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Brazilian Journal of Medical and Biological Research

On-line version ISSN 1414-431X

Braz J Med Biol Res vol.47 no.1 Ribeirão Preto Jan. 2014  Epub Jan 10, 2014

http://dx.doi.org/10.1590/1414-431X20133324 

Biomedical Sciences

Involvement of miR-30c in resistance to doxorubicin by regulating YWHAZ in breast cancer cells

Y. Fang1 

H. Shen2 

Y. Cao1 

H. Li3 

R. Qin2 

Q. Chen1 

L. Long2 

X.L. Zhu3 

C.J. Xie1 

W.L. Xu3 

1Department of Central Laboratory, The First Affiliated People’s Hospital, Jiangsu University, Zhenjiang, Jiangsu, China

2Department of Oncology, The First Affiliated People’s Hospital, Jiangsu University, Zhenjiang, Jiangsu, China

3Department of Central Laboratory, The Fourth Affiliated People’s Hospital, Jiangsu University, Zhenjiang, Jiangsu, China

ABSTRACT

MicroRNAs (miRNAs) are small RNA molecules that modulate gene expression implicated in cancer, which play crucial roles in diverse biological processes, such as development, differentiation, apoptosis, and proliferation. The aim of this study was to investigate whether miR-30c mediated the resistance of breast cancer cells to the chemotherapeutic agent doxorubicin (ADR) by targeting tyrosine 3-monooxygenase/tryptophan 5-monooxygenase activation protein zeta (YWHAZ). miR-30c was downregulated in the doxorubicin-resistant human breast cancer cell lines MCF-7/ADR and MDA-MB-231/ADR compared with their parental MCF-7 and MDA-MB-231 cell lines, respectively. Furthermore, we observed that transfection of an miR-30c mimic significantly suppressed the ability of MCF-7/ADR to resist doxorubicin. Moreover, the anti-apoptotic gene YWHAZ was confirmed as a target of miR-30c by luciferase reporter assay, and further studies indicated that the mechanism for miR-30c on the sensitivity of breast cancer cells involved YWHAZ and its downstream p38 mitogen-activated protein kinase (p38MAPK) pathway. Together, our findings provided evidence that miR-30c was one of the important miRNAs in doxorubicin resistance by regulating YWHAZ in the breast cancer cell line MCF-7/ADR.

Key words: Breast cancer cells; miR-30c; YWHAZ; Doxorubicin resistance

Introduction

Breast cancer is the most commonly diagnosed cancer worldwide among women and is expected to account for 29% of all new cancer cases (1). Surgery combined with chemotherapy is the current treatment of choice. However, chemotherapeutic failure frequently contributes to morbidity in patients diagnosed with breast cancer (2), and the acquisition of resistance to doxorubicin is a major clinical obstacle to successful treatment. Consequently, it is essential to elucidate the signaling and regulatory mechanisms that are involved in doxorubicin resistance, which will be helpful for designing new and targeted therapeutic strategies that can overcome drug resistance for the treatment of breast cancer.

MicroRNAs (miRNAs) are a class of small noncoding RNAs, which could bind mRNAs of potentially harmful genes at the 3′-untranslated region (3′-UTR) with perfect or near-perfect complementarity, resulting in degradation or inhibition, respectively, of the target mRNA (3). Generally, one miRNA can modulate hundreds of target genes and one gene can be repressed by hundreds of miRNAs, which results in the formation of complex regulatory pathways. Recently, experimental evidence revealed that miRNAs have been shown to function as regulatory molecules by inhibiting protein translation and to play an important role in development, differentiation, cell proliferation, and apoptosis (3). More recently, some studies suggested that miRNAs are involved in tumor cell resistance and/or sensitivity to chemotherapeutic agents (4). For example, Zhu et al. (5) reported that both miR-451 and miR-27 are involved in the resistance of MCF-7 breast cancer cells to the chemotherapeutic drug doxorubicin mediated by MDR-1 (5,6).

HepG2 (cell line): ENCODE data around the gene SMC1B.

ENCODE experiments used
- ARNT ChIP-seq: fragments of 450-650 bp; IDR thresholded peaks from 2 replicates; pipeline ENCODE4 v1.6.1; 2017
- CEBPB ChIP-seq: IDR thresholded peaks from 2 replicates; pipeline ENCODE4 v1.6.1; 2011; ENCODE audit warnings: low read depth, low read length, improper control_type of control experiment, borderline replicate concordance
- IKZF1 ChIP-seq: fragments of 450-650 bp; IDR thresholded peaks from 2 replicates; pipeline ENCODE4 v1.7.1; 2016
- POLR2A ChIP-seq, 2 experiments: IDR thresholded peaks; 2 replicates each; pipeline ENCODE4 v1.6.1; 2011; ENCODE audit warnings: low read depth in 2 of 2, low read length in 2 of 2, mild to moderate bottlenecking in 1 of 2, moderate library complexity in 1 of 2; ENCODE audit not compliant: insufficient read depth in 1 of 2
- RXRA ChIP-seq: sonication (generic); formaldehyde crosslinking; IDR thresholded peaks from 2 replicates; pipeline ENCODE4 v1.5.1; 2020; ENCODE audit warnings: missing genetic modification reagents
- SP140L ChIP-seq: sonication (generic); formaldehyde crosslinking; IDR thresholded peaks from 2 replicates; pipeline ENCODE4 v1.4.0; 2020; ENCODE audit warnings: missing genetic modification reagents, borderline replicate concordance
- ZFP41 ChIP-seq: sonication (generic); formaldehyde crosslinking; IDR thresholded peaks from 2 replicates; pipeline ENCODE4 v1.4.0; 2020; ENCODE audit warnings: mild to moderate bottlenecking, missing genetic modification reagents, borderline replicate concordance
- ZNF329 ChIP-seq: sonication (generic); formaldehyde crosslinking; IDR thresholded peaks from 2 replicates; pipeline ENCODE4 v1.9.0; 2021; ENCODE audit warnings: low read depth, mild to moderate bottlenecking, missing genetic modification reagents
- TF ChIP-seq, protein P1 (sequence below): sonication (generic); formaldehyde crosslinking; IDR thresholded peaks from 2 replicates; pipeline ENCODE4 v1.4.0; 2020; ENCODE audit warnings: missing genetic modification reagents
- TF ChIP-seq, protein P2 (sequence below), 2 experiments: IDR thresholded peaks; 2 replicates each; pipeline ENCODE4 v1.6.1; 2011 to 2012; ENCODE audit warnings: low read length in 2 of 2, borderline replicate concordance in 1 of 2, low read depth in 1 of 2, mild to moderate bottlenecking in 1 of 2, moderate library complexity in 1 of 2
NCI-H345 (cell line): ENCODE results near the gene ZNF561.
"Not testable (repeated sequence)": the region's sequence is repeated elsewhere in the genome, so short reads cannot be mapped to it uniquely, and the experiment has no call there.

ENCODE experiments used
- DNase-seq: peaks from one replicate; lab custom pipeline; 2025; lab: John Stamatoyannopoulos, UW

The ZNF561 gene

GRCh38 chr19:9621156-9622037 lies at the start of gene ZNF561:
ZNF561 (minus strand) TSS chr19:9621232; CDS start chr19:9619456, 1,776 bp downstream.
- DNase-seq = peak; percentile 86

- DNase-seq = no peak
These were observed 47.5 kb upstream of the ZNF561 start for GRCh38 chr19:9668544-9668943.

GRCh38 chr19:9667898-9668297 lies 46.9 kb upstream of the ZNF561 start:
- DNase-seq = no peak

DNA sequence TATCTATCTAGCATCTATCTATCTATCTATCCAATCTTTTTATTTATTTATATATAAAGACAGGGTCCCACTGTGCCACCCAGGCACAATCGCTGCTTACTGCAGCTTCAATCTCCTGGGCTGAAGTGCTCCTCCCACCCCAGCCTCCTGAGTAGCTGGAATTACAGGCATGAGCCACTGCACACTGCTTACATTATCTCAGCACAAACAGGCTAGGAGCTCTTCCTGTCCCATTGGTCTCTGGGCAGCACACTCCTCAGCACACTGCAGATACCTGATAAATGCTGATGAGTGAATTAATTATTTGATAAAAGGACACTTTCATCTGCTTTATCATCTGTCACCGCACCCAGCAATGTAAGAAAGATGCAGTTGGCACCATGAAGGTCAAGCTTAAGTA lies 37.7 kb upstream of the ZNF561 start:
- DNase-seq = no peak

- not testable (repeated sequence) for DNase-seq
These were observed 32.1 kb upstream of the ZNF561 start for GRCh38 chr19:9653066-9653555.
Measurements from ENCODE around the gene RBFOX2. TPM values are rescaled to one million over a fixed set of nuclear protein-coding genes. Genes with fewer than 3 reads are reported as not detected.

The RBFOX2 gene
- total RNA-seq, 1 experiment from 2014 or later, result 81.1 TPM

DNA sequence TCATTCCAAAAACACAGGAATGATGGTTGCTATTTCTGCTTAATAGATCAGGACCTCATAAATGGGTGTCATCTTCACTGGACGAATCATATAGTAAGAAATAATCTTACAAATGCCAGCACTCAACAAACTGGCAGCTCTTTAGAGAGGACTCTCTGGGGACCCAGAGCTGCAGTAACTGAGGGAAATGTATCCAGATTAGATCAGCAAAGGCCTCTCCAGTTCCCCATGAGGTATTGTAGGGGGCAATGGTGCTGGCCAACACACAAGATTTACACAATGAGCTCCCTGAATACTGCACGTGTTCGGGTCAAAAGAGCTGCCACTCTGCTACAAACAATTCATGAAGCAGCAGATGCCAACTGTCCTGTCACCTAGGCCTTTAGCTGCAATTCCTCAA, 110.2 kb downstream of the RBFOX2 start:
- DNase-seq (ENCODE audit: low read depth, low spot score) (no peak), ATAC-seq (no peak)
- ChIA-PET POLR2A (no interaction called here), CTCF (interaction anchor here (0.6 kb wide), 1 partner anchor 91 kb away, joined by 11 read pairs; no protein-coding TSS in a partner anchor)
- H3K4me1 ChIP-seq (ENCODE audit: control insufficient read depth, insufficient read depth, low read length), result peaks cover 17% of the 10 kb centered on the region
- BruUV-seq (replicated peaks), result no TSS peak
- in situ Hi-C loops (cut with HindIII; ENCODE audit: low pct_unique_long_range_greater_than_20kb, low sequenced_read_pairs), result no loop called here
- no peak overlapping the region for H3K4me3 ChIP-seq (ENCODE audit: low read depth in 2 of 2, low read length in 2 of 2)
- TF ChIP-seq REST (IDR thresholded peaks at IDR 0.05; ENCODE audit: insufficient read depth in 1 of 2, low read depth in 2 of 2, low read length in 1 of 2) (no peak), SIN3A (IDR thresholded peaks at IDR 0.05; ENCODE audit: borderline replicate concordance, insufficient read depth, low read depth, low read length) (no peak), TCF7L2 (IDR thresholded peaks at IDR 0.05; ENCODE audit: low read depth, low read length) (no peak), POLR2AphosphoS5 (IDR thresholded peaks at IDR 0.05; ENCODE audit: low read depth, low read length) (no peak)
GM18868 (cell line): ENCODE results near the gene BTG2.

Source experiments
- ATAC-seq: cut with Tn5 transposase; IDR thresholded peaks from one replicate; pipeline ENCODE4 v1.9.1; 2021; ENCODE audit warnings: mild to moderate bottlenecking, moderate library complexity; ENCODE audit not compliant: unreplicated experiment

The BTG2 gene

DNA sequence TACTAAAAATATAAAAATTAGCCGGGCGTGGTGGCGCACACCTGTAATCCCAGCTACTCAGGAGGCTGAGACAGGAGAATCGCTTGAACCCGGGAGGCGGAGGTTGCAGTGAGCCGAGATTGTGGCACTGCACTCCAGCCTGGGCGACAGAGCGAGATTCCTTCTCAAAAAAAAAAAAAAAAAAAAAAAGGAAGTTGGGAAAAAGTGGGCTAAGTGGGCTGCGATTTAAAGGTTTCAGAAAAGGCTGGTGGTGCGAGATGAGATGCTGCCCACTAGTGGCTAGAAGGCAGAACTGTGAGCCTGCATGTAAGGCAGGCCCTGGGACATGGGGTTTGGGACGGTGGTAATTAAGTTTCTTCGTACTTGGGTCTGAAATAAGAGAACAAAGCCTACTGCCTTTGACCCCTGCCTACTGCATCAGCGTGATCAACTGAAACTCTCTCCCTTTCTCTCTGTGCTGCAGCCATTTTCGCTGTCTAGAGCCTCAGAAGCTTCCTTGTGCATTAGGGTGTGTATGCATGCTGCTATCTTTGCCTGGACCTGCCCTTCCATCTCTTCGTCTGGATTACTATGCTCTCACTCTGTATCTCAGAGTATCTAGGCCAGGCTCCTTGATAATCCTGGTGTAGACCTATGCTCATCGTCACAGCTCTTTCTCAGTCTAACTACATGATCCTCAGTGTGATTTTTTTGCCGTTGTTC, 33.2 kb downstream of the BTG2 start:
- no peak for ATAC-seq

Recent studies suggested that miRNA-30c (miR-30c) is one of the most commonly known tumor suppressor miRNAs, which belongs to the miR-30 family and plays an important role in cell death, invasion, and differentiation (7-9). Bockhorn et al. (10) conducted an miRNA profiling study of clinical breast tumors to show that miR-30c had higher expression levels in luminal A tumors and lower levels in claudin-low and basal-like breast tumors, and overexpression of miR-30c could inhibit human breast cancer chemotherapy resistance by regulating twinfilin1 (TWF1) and interleukin-11. Similarly, in this study, we found that the level of miR-30c is lower in doxorubicin (ADR)-resistant human breast cancer cell lines MCF-7/ADR and MDA-MB-231/ADR compared with their parental cell lines MCF-7 and MDA-MB-231, respectively. Interestingly, our study provided another novel mechanism for understanding doxorubicin resistance, that is, miR-30c could sensitize breast cancer cells to doxorubicin by targeting tyrosine 3-monooxygenase/tryptophan 5-monooxygenase activation protein zeta polypeptide (YWHAZ), a crucial factor in drug resistance.

Material and Methods

Cell lines and cell culture

Human breast cancer cell lines MCF-7 and MDA-MB-231 were maintained in our laboratory. The breast doxorubicin-resistant cancer cell line MCF-7/ADR was obtained from the Shanghai Institute of Cell Biology (China). Another breast doxorubicin-resistant cancer cell line MDA-MB-231/ADR was established by our laboratory. The method of detecting inducible resistance to doxorubicin was as follows. We continuously added doxorubicin to the growth medium of MDA-MB-231 cells, with a final concentration of 0.1 μg/mL. After several passages, clones generated in the presence of doxorubicin were selected as doxorubicin-resistant cancer cells, which had been cultured for more than 6 months in the medium supplemented with doxorubicin to assure that they were truly resistant to doxorubicin. MCF-7 and MDA-MB-231 cell lines were cultured in high-glucose DMEM (Gibco, USA) supplemented with 10% fetal calf serum (Gibco), and 1% penicillin and streptomycin (Invitrogen, USA) at 37°C in a humidified atmosphere with 5% CO2. Doxorubicin-resistant cancer cell lines were cultured with 5% CO2 at 37°C in DMEM supplemented with 10% fetal calf serum, 1% penicillin and streptomycin, and 1 μM insulin. To maintain the ADR-resistant phenotype, doxorubicin was added to the culture media at a final concentration of 1 μg/mL MCF-7/ADR and 0.1 μg/mL MDA-MB-231/ADR cells, and they were cultured for 2 weeks in ADR-free medium prior to their use in the experiment.